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Dr. Axel Rauschmayer
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Logging variables via an ES6 tagged template

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This blog post shows how you can use a tagged template to log variables more efficiently.

In order to understand it, you should be familiar with ECMAScript 6 template literals and tagged templates. For an introduction, consult chapter “Template literals and tagged templates” of “Exploring ES6”.

The problem: redundancy  

If you want to log both name and value of a variable in a traditional manner, there is redundancy:

let tmp = 123;
console.log('tmp='+tmp);
// Output:
// tmp=123

Even a template literal doesn’t help:

console.log(`tmp=${tmp}`);

The solution: a tagged template  

The solution is to implement a custom tag function called vars. A template tagged with that function eliminates the redundancy:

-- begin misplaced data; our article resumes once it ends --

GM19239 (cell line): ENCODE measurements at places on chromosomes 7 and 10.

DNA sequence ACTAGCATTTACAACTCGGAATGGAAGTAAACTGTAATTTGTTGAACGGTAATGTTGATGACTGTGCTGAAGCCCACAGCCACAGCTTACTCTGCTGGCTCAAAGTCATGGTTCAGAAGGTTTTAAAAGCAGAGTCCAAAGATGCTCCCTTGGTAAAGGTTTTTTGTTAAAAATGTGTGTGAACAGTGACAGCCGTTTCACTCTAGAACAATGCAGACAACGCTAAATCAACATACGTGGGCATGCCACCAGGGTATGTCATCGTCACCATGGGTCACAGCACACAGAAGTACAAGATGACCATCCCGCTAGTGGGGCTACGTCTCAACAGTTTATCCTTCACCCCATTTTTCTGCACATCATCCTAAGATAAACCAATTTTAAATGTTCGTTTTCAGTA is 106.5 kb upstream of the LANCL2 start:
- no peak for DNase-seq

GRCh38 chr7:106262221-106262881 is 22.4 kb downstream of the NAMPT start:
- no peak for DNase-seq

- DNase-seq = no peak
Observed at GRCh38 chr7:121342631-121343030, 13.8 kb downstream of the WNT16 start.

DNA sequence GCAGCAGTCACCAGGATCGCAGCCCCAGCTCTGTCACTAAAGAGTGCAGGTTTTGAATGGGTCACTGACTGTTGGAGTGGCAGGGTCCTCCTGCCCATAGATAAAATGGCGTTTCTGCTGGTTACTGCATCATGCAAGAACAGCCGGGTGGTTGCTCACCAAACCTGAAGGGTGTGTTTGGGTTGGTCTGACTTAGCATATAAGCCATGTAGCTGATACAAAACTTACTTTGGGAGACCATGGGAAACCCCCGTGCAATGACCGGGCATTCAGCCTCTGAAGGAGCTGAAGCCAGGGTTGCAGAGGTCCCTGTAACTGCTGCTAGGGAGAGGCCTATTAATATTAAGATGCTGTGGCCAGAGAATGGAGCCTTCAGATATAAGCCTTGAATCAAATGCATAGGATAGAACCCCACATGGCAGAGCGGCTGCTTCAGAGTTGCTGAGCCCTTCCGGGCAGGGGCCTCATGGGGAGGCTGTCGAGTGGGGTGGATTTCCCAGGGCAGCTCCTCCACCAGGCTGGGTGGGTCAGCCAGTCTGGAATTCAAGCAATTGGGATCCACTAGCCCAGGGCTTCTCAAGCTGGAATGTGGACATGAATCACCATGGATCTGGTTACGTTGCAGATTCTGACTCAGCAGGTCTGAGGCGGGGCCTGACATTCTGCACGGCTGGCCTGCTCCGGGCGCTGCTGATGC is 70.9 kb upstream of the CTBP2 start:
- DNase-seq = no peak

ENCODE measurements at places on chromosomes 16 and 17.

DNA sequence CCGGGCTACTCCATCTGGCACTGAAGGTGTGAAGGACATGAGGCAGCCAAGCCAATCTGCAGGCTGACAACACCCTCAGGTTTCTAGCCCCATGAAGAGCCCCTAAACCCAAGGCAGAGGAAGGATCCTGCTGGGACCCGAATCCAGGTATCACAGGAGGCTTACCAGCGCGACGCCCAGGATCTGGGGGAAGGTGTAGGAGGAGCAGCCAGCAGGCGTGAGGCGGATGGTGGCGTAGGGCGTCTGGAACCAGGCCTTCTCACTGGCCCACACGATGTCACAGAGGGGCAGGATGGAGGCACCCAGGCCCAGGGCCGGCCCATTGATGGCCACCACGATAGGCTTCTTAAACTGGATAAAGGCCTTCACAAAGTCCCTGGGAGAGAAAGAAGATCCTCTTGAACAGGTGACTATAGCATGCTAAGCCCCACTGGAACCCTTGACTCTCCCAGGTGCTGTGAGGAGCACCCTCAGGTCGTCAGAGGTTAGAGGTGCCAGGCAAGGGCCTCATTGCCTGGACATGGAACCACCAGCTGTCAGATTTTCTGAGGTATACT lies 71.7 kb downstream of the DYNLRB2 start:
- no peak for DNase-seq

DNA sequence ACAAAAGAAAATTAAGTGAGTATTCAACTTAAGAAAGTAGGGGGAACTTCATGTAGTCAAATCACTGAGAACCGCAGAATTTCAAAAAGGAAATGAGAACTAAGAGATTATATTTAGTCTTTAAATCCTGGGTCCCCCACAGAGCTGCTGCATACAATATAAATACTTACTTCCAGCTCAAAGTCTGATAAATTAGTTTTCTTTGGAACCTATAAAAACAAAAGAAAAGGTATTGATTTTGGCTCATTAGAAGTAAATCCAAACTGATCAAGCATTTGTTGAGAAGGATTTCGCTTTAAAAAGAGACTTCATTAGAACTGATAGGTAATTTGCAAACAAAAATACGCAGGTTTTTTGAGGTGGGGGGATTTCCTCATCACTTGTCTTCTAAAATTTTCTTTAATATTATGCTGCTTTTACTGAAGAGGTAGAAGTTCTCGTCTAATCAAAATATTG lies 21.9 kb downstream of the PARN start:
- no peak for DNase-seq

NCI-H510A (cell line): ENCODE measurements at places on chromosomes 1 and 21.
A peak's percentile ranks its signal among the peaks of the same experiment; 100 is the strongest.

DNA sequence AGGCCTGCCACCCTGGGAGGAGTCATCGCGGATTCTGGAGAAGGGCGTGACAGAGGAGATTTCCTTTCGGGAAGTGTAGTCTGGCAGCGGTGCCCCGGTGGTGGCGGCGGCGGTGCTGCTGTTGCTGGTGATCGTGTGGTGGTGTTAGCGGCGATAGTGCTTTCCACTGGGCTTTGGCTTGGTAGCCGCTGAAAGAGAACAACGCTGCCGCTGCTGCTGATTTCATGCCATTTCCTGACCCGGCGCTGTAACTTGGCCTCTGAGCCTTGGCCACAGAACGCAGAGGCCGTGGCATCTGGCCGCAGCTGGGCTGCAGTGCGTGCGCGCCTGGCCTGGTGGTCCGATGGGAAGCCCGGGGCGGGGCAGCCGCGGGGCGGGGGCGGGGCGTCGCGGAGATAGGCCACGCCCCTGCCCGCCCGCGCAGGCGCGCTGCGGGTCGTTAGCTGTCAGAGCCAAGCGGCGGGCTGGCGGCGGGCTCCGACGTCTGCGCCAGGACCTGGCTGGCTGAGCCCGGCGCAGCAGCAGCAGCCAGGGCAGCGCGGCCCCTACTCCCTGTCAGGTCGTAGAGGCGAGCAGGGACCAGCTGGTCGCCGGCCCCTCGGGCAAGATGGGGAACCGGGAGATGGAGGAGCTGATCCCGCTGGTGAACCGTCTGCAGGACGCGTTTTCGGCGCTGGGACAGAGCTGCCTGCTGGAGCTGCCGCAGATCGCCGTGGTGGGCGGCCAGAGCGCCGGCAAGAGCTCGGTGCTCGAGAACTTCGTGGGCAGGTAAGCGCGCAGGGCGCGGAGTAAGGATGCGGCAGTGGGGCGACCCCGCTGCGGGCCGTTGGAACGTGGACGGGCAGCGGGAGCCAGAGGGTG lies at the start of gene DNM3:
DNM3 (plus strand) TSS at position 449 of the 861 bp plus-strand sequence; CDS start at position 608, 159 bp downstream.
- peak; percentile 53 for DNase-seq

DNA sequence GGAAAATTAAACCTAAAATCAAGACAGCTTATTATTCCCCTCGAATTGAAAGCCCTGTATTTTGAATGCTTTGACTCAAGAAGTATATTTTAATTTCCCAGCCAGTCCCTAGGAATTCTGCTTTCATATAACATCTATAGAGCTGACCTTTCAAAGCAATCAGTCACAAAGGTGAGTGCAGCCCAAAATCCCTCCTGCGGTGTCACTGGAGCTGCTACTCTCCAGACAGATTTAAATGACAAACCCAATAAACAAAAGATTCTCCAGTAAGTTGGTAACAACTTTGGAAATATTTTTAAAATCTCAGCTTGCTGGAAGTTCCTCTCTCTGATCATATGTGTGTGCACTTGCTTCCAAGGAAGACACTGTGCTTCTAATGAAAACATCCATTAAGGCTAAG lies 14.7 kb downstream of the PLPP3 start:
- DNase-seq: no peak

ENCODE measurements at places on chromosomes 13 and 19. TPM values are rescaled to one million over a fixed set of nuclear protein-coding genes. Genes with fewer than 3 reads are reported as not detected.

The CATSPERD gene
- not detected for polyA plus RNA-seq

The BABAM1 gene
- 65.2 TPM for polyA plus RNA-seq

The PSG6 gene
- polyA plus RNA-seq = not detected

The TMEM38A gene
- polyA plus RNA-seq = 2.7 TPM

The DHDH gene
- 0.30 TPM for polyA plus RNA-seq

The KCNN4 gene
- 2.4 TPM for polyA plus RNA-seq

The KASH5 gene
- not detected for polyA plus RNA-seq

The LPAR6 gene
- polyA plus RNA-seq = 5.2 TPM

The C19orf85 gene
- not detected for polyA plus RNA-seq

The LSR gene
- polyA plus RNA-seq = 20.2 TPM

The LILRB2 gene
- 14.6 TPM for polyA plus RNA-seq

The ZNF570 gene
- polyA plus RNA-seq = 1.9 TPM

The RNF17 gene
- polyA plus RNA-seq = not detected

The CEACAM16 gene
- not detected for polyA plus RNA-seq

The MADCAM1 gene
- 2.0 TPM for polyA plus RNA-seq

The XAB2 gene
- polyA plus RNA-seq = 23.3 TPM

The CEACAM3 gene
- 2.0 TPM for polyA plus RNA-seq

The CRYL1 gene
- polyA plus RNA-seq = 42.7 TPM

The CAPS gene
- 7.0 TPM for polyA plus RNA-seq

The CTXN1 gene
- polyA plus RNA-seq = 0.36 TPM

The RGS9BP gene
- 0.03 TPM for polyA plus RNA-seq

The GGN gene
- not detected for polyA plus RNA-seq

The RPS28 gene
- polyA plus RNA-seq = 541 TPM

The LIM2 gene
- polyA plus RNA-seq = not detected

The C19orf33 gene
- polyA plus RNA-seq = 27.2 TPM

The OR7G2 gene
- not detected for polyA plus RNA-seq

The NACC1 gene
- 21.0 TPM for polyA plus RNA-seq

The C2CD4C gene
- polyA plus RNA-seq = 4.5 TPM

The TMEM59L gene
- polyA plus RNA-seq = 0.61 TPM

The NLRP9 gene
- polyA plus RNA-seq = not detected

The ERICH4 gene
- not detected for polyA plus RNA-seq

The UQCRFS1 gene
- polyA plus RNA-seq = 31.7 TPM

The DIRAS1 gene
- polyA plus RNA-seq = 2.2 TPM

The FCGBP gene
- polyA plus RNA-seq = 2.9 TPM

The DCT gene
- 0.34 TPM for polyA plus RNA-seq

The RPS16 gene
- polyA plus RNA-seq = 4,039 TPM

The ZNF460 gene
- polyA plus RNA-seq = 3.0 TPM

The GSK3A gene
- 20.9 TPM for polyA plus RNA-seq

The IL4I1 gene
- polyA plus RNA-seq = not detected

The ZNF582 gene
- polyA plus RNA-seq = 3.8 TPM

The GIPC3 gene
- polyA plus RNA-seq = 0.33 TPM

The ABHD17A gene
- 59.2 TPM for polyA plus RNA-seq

console.log(vars`${{tmp}}`);

The object literal {tmp} inside the substitution ${} is an abbreviation for (a so-called “property value shorthand”):

{tmp: tmp}

Accordingly, the tag function vars expects its substitutions to be objects:

function vars(templateStrings, ...substitutions) {
    let result = templateStrings[0];
    for (let [i, obj] of substitutions.entries()) {
        let propKeys = Object.keys(obj);
        for (let [j, propKey] of propKeys.entries()) {
            if (j > 0) {
                result += ', ';
            }
            result += propKey+'='+obj[propKey];
        }
        result += templateStrings[i+1];
    }
    return result;
}

You can put multiple variable names inside a substitution:

let foo = 123;
let bar = 'abc';
let baz = true;
console.log(vars`Variables: ${{foo, bar, baz}}`);

// Output:
// Variables: foo=123, bar=abc, baz=true